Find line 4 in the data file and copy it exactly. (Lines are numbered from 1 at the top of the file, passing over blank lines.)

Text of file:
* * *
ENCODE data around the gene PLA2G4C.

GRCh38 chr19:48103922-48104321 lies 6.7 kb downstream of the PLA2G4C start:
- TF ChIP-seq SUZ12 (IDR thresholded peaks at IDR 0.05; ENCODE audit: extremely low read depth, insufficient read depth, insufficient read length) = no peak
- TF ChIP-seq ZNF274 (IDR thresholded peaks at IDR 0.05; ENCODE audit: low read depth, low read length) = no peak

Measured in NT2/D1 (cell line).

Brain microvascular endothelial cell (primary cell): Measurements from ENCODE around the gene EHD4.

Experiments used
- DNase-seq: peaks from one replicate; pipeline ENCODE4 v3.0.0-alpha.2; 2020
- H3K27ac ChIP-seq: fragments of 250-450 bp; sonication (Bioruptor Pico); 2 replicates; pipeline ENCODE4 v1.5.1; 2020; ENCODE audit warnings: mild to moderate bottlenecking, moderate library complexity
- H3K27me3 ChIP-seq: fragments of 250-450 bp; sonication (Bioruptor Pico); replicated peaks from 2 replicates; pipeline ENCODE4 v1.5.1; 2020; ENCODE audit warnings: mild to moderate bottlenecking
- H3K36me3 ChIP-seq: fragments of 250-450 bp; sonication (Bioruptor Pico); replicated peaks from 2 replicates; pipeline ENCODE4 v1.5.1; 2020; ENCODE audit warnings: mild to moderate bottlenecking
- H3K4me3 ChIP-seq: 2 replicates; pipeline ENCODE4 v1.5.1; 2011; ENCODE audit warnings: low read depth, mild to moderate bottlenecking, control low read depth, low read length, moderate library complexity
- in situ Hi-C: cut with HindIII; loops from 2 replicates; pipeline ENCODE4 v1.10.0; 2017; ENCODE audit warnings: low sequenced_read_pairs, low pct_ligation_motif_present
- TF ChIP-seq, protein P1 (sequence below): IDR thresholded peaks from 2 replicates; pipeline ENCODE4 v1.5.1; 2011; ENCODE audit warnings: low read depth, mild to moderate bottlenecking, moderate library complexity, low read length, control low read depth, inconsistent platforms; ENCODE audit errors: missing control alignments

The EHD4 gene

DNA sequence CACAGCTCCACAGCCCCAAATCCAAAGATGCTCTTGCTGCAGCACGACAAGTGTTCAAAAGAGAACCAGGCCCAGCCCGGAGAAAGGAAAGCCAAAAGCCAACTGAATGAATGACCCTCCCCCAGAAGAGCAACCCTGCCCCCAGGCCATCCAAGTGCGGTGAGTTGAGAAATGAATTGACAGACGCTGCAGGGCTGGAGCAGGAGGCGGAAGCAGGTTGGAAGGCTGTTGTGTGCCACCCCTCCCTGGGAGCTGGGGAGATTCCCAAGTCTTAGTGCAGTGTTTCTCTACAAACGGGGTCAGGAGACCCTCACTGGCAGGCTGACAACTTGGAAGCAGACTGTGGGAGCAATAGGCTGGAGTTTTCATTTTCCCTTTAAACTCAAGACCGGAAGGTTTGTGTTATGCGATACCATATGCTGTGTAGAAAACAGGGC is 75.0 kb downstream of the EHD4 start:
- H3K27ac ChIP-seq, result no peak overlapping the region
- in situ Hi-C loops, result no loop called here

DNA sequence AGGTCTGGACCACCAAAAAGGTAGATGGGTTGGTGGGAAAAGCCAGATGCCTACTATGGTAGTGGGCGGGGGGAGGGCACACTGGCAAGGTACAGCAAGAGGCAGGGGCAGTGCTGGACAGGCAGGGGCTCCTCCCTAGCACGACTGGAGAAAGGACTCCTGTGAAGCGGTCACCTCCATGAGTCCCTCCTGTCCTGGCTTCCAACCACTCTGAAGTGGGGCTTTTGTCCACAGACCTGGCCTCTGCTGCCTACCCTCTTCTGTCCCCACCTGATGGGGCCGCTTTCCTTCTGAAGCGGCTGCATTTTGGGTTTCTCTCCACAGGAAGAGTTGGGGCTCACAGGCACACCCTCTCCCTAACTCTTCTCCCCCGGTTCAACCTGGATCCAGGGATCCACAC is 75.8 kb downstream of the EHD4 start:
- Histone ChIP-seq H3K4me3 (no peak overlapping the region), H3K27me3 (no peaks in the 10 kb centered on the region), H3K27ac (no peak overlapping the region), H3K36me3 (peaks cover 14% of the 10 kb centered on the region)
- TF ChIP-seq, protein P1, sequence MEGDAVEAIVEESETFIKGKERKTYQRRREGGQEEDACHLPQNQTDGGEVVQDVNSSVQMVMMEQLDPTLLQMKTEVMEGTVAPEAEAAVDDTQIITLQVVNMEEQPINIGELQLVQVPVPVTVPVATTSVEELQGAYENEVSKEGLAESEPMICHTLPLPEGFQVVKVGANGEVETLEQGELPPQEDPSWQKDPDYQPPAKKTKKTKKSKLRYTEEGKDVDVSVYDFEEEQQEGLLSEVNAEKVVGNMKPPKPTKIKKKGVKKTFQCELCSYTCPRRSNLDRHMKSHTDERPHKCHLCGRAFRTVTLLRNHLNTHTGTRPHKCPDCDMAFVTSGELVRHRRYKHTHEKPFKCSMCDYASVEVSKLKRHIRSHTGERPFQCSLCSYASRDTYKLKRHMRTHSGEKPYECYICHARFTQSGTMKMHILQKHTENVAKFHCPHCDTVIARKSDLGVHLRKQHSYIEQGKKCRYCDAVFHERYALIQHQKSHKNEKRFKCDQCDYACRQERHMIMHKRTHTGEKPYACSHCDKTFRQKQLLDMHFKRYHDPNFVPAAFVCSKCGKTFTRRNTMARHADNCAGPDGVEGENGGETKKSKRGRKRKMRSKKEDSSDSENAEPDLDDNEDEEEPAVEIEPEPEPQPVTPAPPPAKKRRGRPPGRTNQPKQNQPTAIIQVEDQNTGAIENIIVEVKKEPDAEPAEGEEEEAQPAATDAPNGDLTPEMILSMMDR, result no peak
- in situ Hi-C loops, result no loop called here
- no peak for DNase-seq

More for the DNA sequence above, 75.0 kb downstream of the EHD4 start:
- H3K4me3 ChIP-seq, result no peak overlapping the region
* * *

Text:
- TF ChIP-seq ZNF274 (IDR thresholded peaks at IDR 0.05; ENCODE audit: low read depth, low read length) = no peak